versão impressa ISSN 0102-311X
Cad. Saúde Pública vol.28 no.10 Rio de Janeiro Out. 2012
Exposição a agrotóxicos e resultados adversos da gravidez: a fragilidade da evidência
Francisco José Roma Paumgartten
Escola Nacional de Saúde Pública Sergio Arouca, Fundação Oswaldo Cruz, Rio de Janeiro, Brasil
An analytical observational study by Cremonese et al.1 recently suggested that prenatal exposure to pesticides is a risk factor for poor pregnancy outcomes such as pre-term births and lower Apgar scores. The authors used an ecological (correlational) study to investigate whether there was an association between exposure to pesticides (in general) and poor pregnancy outcomes in micro-regions of states in the South Region of Brazil. Making use of group-level variables and routinely collected data, ecological studies have the advantage of being relatively inexpensive and quick and easy to conduct. Nonetheless, owing to their inherent methodological limitations, correlational studies are generally regarded as one of the weakest approaches to analytic epidemiology. Ecological studies are even weaker strategies for testing associations between "exposure" and health outcomes, when group-level measures are used as surrogates for individual measures. The study by Cremonese et al. is a good example of this type of approach. The exposure status (exposure to pesticides in individual pregnant women) was estimated based on the group average ("per capita pesticide expenditure in the micro-region" referred to as per capita pesticide consumption) i.e., the group-level variable served as a proxy for individual values. Besides being imprecise, using group average data to represent individual exposure may lead to the erroneous inference ("ecologic fallacy") that specific individuals in the local group share the characteristics of the group. Groups are far from being homogeneous in terms of pesticide exposure and a subgroup may markedly differ from the group mean.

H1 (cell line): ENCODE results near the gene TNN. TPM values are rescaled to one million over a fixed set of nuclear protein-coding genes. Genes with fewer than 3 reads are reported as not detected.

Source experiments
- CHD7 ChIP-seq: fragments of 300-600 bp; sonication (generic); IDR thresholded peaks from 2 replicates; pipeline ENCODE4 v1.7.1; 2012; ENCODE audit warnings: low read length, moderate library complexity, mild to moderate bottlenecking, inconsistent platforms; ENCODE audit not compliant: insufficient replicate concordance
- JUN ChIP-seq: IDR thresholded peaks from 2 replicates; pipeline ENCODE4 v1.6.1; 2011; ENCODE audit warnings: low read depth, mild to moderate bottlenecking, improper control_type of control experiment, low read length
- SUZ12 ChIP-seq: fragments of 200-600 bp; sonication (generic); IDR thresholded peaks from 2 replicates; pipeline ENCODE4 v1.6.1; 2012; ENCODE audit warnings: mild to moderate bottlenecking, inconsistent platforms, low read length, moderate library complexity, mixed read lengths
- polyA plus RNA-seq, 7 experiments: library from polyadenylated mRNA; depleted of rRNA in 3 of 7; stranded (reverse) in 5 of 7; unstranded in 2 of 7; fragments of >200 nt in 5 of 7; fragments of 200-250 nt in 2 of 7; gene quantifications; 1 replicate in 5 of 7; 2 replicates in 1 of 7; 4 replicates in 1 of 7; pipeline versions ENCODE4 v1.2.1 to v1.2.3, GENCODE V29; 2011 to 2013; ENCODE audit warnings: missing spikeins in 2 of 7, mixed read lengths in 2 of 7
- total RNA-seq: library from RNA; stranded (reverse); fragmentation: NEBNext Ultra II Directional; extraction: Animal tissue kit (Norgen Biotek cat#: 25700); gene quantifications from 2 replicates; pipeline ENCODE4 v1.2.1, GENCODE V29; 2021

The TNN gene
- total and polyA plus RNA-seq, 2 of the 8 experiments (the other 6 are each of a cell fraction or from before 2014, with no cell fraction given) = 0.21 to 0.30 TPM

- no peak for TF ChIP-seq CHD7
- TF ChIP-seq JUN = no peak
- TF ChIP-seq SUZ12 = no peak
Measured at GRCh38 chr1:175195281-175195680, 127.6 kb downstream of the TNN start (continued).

In addition to the common drawbacks of an ecological epidemiology approach, important flaws regarding hypothesis formulation and exposure assessment can be observed in the aforementioned study.